From ancient Mesopotamia to today, the epic story of how humans have used laws to forge civilizations. Rulers throughout history have used laws to impose order. But laws were not simply instruments of power and social control. They also offered ordinary people a way to express their diverse visions for a better world. In The Rule of Laws, Oxford scholar Fernanda Pirie traces the rise and fall of the sophisticated legal systems underpinning ancient empires and religious traditions, while also showing how common people--tribal assemblies, merchants, farmers--called on laws to define their communities, regulate trade, and build civilizations. Although legal principles originating in Western Europe now seem to dominate the globe, the variety of the world's laws has long been almost as great as the variety of its societies. What truly unites human beings, Pirie argues, is our very faith that laws can produce justice, combat oppression, and create order from chaos.
Machine generated contents note: 1. Mesopotamia and the Lands of the Bible 2. Indian Brahmins: The Order of the Cosmos 3. Chinese Emperors: Codes, Punishments, and Bureaucracy 4. Advocates and Jurists: Intellectual Pursuits in Ancient Rome 5. Jewish and Islamic Scholars: God's Path for the World 6. European Kings: Courts and Customs After the Fall of Rome 7. At the Margins: Lawmaking on the Fringes of Christianity and Islam 8. Embracing the Laws of Religion: The Hindu, Jewish, and Muslim Worlds 9. Imperial Law and Divine Justice in Medieval China 10. Courts and Customs in the European Middle Ages 11. The Problem of Judgement: Oaths, Ordeals, and Evidence 12. From Kings to Empires: The Rise of Europe and America 13. Colonialism: Exporting the Law 14. In the Shadow of the State: Islamic Law in the Modern World 15. Turning Their Backs on the State: Tribes, Villages, Networks, and Gangs 16. Beyond the State: International Laws.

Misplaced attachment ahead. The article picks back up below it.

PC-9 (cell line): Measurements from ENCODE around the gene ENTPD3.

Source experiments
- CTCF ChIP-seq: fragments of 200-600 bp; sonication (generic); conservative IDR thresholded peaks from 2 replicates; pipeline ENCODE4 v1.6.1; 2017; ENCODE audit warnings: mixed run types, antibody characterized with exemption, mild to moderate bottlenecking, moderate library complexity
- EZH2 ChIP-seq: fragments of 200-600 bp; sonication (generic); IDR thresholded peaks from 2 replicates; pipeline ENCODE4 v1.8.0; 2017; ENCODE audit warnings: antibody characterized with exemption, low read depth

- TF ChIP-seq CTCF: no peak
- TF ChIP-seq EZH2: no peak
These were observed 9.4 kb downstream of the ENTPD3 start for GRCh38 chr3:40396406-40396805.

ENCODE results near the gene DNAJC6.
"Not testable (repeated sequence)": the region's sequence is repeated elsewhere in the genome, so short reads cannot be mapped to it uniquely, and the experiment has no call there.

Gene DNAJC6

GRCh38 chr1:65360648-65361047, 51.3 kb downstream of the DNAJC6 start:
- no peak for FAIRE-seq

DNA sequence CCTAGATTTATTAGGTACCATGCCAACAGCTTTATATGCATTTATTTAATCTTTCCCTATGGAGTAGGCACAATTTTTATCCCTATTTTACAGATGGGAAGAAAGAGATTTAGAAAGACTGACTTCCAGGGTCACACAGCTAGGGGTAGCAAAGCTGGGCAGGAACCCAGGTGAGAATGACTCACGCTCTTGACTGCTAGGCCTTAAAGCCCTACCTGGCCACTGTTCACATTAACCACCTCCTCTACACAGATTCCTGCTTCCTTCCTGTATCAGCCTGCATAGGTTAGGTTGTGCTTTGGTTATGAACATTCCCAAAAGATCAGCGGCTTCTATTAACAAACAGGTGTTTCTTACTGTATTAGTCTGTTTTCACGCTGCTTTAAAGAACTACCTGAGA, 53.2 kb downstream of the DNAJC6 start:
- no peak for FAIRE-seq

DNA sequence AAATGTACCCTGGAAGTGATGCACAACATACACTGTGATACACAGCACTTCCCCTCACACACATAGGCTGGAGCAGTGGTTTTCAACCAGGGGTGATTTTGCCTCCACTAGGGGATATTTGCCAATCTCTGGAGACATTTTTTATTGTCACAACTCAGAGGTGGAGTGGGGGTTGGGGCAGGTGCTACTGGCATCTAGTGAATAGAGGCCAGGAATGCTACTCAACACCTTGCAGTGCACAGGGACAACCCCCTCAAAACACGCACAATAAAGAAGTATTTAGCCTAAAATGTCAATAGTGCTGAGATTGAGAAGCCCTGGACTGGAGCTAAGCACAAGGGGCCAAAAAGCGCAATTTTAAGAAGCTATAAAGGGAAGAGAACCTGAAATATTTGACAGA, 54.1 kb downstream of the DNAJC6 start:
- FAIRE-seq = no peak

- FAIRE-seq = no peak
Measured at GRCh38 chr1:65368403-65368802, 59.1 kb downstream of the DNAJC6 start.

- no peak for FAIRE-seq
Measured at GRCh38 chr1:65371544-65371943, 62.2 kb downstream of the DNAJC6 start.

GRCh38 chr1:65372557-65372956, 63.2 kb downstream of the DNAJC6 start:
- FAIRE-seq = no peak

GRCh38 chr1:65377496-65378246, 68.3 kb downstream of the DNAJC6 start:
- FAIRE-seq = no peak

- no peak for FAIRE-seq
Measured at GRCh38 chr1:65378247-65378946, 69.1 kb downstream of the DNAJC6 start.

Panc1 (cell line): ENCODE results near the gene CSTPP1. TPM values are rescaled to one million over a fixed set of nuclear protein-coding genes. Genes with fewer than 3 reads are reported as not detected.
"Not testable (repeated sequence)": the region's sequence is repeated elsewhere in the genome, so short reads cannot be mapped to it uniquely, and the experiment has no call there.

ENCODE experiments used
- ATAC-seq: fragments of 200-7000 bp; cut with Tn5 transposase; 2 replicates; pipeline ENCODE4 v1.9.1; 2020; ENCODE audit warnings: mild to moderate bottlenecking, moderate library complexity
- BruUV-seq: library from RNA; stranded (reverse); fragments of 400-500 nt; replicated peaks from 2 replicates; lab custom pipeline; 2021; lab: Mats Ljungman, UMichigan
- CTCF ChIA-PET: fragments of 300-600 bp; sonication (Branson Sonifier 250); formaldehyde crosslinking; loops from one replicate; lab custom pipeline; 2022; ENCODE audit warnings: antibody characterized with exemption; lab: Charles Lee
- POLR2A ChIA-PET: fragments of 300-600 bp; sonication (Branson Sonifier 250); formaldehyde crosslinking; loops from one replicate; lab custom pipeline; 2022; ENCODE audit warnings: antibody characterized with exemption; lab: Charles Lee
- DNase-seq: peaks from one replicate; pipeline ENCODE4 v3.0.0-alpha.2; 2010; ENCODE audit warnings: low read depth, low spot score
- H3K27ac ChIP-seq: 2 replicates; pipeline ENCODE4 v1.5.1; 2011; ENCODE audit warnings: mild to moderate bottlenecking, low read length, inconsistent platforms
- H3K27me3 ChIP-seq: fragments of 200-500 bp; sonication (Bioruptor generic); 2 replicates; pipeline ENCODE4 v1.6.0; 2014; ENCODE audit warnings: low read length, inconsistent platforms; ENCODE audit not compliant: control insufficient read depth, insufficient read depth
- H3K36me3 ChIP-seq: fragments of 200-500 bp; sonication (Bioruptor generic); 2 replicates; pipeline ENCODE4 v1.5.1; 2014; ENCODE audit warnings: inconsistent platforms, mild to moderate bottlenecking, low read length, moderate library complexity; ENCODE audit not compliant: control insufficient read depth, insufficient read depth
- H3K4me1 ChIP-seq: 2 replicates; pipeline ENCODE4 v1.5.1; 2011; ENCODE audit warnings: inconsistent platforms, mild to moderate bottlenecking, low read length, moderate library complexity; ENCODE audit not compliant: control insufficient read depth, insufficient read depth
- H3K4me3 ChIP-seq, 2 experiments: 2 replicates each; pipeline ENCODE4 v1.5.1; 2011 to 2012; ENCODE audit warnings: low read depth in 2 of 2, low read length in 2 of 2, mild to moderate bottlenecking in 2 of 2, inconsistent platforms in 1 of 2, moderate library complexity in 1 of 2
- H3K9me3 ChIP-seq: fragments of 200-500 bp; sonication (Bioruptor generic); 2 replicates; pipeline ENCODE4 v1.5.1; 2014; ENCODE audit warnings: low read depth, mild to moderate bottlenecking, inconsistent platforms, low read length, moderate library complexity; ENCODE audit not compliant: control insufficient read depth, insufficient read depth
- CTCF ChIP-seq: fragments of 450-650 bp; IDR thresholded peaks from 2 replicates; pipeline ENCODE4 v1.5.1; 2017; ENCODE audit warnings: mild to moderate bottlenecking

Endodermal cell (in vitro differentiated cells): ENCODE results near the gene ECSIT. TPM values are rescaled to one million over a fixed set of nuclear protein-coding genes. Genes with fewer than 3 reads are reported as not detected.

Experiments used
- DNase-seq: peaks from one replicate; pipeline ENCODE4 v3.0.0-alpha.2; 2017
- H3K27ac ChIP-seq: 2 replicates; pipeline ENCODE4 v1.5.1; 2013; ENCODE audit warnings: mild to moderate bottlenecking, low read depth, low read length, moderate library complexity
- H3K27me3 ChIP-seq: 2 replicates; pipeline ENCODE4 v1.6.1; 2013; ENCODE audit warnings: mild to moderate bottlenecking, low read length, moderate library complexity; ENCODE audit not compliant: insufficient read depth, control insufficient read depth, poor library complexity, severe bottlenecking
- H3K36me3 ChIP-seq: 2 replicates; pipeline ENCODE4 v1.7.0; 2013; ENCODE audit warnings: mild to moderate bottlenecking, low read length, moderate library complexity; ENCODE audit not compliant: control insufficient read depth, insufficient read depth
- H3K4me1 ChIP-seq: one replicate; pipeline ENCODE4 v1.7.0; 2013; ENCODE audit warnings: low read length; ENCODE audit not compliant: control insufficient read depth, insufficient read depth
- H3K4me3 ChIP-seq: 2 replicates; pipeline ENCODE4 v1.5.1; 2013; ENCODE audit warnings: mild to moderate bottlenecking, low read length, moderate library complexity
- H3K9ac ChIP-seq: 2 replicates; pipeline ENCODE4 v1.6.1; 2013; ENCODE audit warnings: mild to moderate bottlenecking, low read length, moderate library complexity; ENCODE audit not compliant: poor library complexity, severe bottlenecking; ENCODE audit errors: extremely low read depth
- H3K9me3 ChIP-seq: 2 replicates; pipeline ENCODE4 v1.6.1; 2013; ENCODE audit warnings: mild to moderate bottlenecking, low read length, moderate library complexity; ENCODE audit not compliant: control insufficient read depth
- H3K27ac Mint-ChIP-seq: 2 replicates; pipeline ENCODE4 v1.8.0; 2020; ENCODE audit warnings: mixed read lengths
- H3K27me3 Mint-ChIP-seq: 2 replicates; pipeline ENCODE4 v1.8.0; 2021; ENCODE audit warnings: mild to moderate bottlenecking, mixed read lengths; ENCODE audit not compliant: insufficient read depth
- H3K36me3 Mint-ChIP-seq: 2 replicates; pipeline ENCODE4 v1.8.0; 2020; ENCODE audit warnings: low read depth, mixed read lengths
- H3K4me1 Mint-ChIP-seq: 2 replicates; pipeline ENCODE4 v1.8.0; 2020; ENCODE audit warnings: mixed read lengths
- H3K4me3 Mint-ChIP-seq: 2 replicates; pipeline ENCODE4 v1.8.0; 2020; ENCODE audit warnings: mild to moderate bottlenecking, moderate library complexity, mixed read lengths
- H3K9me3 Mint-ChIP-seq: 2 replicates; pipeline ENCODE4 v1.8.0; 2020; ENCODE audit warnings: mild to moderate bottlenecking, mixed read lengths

Includes bibliographical references (pages 461-547) and index.